Because our official life as a nation is enabled and built on collective denial of extremely painful realities—the forceful, unspeakable dispossession of others—fantasy politics in the U.S. has become a way of life in our country.[9] The shame of it is too much to bear. Individual psychic defenses reflect the manner in which the civilization itself developed, as successive generations of shame-based upbringing and shame-based ethics have “guided” our culture to self-righteous systemic patterns of violence, a “poisonous pedagogy”[10] and a “pathology of violence.”[11] Ancestral desire for collective mutuality has been turned into collective blood-lust against our “enemies.”[12] Societies based on materialism have hampered the development of deeper human relationships based on mutual respect and caring[13]. The US culture with all its academic teachings, religious sermons, entertainment business, political rhetoric, and manner of parental upbringing, collectively choose to ignore the painful reality of our origins. It is simply out of the question to even acknowledge our unspeakable, beastial foundations, as simply too painful to deal with. Thus our eyes are like wool. No other covering is necessary. Shame is tenaciously shielded with massive denial, like a terminal mental illness.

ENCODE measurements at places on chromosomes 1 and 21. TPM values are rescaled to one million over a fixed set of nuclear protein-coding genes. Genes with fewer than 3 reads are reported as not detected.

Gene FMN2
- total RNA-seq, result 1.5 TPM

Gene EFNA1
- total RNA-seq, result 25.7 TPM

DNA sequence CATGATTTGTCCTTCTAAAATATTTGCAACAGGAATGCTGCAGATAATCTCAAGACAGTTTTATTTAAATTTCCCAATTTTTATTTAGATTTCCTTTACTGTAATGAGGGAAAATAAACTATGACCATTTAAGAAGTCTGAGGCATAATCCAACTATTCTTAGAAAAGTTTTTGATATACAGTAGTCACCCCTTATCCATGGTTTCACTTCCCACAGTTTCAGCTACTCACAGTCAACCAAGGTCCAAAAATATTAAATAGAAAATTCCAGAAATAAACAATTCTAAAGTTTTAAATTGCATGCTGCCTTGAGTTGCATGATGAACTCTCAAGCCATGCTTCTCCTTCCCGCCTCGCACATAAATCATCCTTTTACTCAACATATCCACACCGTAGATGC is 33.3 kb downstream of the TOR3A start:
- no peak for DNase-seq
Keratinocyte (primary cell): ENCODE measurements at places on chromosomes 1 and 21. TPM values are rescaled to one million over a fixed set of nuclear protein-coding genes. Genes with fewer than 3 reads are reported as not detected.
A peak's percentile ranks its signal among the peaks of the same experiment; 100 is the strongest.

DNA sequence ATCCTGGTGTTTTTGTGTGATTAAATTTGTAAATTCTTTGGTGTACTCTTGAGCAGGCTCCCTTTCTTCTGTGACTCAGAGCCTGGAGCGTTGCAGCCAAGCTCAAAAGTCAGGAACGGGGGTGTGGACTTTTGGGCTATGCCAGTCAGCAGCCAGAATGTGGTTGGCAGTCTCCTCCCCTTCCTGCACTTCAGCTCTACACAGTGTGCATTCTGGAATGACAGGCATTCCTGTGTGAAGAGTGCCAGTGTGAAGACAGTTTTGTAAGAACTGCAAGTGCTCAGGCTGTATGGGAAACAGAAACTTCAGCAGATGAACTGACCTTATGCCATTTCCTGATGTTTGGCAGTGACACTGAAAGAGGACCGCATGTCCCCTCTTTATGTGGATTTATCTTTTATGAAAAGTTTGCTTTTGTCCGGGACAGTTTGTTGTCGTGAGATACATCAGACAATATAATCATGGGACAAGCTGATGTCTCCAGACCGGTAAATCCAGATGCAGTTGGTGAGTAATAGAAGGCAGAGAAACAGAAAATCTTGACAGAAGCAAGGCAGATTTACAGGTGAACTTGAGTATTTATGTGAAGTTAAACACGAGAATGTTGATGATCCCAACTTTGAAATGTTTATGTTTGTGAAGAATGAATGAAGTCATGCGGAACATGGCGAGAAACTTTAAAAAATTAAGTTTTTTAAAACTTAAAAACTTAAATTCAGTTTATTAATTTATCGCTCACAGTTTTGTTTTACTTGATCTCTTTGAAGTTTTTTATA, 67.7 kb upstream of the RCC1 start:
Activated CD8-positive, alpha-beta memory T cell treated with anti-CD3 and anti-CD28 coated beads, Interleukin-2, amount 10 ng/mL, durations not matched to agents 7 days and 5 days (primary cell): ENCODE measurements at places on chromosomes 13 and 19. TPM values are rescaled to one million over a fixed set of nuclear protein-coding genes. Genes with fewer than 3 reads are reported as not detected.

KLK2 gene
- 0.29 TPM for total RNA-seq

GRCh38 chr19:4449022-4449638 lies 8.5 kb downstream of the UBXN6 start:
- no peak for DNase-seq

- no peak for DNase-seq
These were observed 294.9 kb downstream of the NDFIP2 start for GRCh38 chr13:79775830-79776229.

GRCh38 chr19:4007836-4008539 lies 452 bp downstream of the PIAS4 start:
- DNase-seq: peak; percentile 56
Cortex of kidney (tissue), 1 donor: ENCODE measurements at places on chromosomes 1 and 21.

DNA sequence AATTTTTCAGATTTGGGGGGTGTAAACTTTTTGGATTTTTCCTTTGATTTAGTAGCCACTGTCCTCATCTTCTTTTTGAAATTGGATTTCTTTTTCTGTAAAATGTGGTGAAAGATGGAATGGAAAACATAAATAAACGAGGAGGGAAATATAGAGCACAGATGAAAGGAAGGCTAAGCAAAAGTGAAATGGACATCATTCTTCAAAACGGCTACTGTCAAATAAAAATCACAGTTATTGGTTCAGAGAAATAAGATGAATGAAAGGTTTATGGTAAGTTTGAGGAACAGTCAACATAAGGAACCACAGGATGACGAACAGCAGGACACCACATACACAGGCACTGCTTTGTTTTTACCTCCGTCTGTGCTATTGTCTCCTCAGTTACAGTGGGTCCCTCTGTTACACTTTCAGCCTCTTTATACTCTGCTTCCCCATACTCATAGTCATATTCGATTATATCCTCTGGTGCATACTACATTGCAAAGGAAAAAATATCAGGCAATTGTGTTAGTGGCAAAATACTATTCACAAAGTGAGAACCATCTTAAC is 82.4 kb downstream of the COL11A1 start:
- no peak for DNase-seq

[1] Roszak, Gomes, and Kanner, eds., Ecopsychology. Ecopsychology concludes that there can be no personal healing without healing the earth, and that rediscovering our sacred relationship with it, i.e., our intimate earthiness, is indispensable for personal and global healing and mutual respect.

[2] Michael A. Milburn and Sheree D. Conrad, The Politics of Denial (Cambridge, MA: The MIT Press, 1996), 1–29.

[3] Bartolomé de las Casas, A Short Account of the Destruction of the Indies, 1552, as cited in Barry Lopez, The Rediscovery of North America (Lexington, KY: The University Press of Kentucky, 1990), 1-9.